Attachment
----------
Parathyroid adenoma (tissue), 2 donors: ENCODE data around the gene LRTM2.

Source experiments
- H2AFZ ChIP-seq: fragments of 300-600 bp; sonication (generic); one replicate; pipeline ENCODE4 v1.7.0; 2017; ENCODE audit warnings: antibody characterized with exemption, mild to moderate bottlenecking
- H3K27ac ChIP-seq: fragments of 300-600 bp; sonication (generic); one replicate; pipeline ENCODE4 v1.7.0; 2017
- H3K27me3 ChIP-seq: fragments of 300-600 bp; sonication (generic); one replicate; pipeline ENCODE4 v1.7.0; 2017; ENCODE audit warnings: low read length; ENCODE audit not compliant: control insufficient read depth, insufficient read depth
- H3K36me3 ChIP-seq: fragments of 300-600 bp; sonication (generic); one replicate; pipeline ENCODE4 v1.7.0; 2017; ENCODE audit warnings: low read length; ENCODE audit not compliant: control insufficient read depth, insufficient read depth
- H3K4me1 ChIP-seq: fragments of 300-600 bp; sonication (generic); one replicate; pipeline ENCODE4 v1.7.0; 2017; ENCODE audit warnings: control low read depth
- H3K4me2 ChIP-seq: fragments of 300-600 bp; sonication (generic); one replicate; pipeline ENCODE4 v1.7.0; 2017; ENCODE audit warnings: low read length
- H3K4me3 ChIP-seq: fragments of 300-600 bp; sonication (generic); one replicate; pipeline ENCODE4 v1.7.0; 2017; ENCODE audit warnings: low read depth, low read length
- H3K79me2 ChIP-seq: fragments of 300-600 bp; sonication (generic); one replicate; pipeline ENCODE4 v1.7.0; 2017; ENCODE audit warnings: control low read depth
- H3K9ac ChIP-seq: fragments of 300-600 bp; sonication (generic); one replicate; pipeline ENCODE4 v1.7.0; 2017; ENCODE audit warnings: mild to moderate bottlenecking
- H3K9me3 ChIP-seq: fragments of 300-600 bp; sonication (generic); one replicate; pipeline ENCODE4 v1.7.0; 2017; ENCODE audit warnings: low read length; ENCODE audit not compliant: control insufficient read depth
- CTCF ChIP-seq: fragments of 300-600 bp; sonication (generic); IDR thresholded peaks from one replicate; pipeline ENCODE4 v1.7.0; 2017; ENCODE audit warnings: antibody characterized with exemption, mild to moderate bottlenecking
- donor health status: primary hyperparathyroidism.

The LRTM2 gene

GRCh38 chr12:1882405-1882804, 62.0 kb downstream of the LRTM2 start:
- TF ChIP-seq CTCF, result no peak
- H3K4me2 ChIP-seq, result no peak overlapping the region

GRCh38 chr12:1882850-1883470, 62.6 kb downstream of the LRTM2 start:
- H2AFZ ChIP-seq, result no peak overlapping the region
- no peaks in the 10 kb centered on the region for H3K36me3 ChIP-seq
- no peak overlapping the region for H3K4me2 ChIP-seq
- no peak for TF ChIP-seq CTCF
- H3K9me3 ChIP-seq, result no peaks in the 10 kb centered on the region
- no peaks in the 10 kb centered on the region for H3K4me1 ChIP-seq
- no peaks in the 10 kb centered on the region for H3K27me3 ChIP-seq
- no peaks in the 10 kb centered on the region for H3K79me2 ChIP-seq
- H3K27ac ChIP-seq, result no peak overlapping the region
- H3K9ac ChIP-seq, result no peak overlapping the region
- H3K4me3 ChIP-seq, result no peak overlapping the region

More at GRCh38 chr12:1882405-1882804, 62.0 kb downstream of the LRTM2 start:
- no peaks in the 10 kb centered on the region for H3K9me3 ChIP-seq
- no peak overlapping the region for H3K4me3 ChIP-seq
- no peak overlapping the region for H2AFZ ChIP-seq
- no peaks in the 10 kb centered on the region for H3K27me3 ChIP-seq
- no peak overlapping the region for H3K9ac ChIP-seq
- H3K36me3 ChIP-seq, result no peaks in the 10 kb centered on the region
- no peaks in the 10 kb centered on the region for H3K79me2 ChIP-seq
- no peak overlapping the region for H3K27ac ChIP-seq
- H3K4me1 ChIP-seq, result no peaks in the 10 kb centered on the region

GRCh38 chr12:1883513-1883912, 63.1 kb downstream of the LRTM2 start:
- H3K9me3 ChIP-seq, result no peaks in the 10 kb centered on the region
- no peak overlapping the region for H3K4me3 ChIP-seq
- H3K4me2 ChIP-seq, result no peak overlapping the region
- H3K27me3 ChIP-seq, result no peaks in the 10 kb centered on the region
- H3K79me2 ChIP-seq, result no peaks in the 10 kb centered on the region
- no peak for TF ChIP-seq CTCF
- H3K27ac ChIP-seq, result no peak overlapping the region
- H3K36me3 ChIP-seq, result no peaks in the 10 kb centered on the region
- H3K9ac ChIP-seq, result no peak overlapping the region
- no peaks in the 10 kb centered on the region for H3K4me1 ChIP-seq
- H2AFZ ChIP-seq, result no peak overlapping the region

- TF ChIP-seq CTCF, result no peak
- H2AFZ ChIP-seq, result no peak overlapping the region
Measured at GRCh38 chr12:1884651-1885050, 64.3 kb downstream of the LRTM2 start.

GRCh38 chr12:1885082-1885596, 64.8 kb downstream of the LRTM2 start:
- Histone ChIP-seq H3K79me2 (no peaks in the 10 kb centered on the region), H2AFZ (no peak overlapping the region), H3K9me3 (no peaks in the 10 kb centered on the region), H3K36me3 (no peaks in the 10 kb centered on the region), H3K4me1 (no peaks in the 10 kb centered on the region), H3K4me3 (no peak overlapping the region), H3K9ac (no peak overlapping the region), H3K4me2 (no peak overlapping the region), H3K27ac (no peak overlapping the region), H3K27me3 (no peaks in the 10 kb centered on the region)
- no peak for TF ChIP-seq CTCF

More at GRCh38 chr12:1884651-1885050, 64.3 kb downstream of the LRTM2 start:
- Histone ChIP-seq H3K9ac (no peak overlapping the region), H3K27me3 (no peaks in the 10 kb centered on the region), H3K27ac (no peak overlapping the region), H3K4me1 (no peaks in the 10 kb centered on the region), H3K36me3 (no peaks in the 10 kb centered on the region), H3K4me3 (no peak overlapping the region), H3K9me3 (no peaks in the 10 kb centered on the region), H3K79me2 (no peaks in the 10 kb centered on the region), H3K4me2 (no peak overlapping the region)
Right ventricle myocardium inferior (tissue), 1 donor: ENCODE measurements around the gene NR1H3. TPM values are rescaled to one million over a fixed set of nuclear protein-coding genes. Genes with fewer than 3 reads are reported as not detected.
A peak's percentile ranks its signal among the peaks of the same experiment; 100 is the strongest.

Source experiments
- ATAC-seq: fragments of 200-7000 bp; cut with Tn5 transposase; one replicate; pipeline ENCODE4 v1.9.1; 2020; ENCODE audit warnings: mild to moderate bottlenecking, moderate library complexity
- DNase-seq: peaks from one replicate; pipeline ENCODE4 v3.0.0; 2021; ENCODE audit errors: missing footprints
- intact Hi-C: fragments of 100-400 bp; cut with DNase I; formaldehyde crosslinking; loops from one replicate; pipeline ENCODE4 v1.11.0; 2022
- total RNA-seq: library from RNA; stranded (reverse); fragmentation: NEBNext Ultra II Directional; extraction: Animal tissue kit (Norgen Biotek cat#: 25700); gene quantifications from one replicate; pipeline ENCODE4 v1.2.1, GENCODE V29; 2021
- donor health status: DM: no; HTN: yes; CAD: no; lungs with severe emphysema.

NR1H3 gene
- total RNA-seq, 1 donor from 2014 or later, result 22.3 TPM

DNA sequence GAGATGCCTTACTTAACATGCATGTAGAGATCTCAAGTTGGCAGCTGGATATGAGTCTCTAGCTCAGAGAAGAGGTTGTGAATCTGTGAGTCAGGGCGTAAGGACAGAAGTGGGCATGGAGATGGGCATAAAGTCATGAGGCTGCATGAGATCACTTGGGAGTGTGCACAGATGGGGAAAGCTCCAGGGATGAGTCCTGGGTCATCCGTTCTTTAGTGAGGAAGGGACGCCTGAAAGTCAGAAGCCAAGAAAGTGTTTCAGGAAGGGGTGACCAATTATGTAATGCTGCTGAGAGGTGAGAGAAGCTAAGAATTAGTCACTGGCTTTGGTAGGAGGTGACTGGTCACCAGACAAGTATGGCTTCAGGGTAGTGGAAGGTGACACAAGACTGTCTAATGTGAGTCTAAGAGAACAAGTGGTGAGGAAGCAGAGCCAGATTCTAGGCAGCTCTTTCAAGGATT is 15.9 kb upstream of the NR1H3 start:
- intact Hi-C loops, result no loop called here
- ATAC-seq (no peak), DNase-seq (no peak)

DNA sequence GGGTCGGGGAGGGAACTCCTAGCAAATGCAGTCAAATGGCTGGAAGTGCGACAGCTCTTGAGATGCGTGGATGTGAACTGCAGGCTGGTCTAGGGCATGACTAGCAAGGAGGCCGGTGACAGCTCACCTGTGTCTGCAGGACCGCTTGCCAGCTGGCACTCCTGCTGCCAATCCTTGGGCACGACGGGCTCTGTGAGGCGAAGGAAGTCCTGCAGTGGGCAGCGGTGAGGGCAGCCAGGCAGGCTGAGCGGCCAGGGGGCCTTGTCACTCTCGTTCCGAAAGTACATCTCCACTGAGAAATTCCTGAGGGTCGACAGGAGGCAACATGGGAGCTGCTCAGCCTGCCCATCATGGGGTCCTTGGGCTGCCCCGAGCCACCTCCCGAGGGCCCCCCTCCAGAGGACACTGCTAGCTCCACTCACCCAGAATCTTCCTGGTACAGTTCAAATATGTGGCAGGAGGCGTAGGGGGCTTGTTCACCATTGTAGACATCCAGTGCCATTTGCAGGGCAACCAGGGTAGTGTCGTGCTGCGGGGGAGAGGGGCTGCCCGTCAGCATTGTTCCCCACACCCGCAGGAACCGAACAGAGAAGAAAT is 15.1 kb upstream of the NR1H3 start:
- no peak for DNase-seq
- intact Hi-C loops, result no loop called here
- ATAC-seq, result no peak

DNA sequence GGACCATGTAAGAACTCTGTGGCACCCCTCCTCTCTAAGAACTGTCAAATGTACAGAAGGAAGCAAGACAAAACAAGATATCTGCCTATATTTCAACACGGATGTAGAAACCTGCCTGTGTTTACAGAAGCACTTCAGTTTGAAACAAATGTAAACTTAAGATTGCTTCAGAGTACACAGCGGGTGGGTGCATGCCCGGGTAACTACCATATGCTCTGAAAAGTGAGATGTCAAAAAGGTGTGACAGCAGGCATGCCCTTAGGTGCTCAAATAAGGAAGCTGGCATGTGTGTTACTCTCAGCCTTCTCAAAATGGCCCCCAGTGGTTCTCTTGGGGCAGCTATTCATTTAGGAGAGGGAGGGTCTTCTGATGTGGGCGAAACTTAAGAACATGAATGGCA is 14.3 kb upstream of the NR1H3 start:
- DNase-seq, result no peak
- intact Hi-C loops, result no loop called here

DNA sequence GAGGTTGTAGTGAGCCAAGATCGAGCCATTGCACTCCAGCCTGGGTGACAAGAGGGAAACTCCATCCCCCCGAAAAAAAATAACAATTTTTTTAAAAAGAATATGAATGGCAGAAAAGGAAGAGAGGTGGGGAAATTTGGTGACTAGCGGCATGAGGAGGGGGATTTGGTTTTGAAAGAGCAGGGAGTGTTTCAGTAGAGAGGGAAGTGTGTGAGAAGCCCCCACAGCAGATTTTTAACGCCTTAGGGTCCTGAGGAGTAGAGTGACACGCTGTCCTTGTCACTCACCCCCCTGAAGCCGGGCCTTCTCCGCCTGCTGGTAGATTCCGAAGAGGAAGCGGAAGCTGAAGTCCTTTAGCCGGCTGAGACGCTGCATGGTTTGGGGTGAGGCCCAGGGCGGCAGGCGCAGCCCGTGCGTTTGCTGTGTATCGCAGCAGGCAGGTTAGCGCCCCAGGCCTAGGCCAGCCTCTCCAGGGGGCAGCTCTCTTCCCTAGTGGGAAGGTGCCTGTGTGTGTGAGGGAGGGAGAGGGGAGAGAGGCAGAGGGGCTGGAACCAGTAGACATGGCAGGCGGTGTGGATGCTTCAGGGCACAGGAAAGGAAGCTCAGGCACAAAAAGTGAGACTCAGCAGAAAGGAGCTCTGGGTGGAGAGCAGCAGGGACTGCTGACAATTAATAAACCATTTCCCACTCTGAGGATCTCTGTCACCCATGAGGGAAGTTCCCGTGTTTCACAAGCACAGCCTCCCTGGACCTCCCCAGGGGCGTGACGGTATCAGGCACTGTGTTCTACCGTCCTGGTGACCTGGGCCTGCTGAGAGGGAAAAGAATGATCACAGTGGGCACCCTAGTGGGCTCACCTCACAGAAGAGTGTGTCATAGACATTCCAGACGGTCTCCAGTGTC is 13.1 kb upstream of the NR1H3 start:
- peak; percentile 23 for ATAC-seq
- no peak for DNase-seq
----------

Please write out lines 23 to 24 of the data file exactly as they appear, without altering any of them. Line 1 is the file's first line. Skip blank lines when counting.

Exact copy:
- no peak for TF ChIP-seq CTCF
- H3K9me3 ChIP-seq, result no peaks in the 10 kb centered on the region